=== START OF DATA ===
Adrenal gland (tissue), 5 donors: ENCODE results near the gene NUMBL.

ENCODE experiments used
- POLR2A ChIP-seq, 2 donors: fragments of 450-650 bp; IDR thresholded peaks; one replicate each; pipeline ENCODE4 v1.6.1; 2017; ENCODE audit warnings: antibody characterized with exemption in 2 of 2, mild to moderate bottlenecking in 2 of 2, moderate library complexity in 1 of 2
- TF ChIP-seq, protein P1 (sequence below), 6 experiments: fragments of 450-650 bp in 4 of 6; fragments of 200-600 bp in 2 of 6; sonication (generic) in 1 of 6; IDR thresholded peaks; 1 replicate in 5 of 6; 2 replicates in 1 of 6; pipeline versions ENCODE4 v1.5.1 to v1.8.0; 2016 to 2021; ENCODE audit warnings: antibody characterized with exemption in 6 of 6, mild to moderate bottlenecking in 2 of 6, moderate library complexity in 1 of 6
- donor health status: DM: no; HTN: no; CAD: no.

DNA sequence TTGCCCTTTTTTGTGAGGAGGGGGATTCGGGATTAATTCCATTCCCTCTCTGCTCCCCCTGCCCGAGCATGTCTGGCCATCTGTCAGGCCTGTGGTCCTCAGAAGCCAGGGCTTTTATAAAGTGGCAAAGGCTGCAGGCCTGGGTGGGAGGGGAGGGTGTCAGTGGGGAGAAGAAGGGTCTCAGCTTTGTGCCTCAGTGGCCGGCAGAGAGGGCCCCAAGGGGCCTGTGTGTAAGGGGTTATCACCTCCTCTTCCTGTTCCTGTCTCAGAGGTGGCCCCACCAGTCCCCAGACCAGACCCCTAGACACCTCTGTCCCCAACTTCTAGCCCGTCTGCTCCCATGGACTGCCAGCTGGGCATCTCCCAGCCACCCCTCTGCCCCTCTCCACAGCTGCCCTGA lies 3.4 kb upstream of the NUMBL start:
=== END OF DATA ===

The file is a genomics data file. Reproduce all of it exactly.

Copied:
Adrenal gland (tissue), 5 donors: ENCODE results near the gene NUMBL.

ENCODE experiments used
- POLR2A ChIP-seq, 2 donors: fragments of 450-650 bp; IDR thresholded peaks; one replicate each; pipeline ENCODE4 v1.6.1; 2017; ENCODE audit warnings: antibody characterized with exemption in 2 of 2, mild to moderate bottlenecking in 2 of 2, moderate library complexity in 1 of 2
- TF ChIP-seq, protein P1 (sequence below), 6 experiments: fragments of 450-650 bp in 4 of 6; fragments of 200-600 bp in 2 of 6; sonication (generic) in 1 of 6; IDR thresholded peaks; 1 replicate in 5 of 6; 2 replicates in 1 of 6; pipeline versions ENCODE4 v1.5.1 to v1.8.0; 2016 to 2021; ENCODE audit warnings: antibody characterized with exemption in 6 of 6, mild to moderate bottlenecking in 2 of 6, moderate library complexity in 1 of 6
- donor health status: DM: no; HTN: no; CAD: no.

DNA sequence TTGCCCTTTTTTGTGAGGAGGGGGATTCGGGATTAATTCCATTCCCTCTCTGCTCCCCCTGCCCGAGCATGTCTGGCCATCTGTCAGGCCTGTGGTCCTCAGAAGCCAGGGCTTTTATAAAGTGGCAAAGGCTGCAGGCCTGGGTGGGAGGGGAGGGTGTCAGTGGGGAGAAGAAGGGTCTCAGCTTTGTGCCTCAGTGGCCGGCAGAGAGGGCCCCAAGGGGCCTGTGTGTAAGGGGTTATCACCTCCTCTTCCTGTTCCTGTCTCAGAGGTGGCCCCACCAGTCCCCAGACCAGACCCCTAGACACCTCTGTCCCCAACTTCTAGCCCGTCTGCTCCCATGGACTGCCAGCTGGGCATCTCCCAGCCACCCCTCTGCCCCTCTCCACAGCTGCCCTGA lies 3.4 kb upstream of the NUMBL start: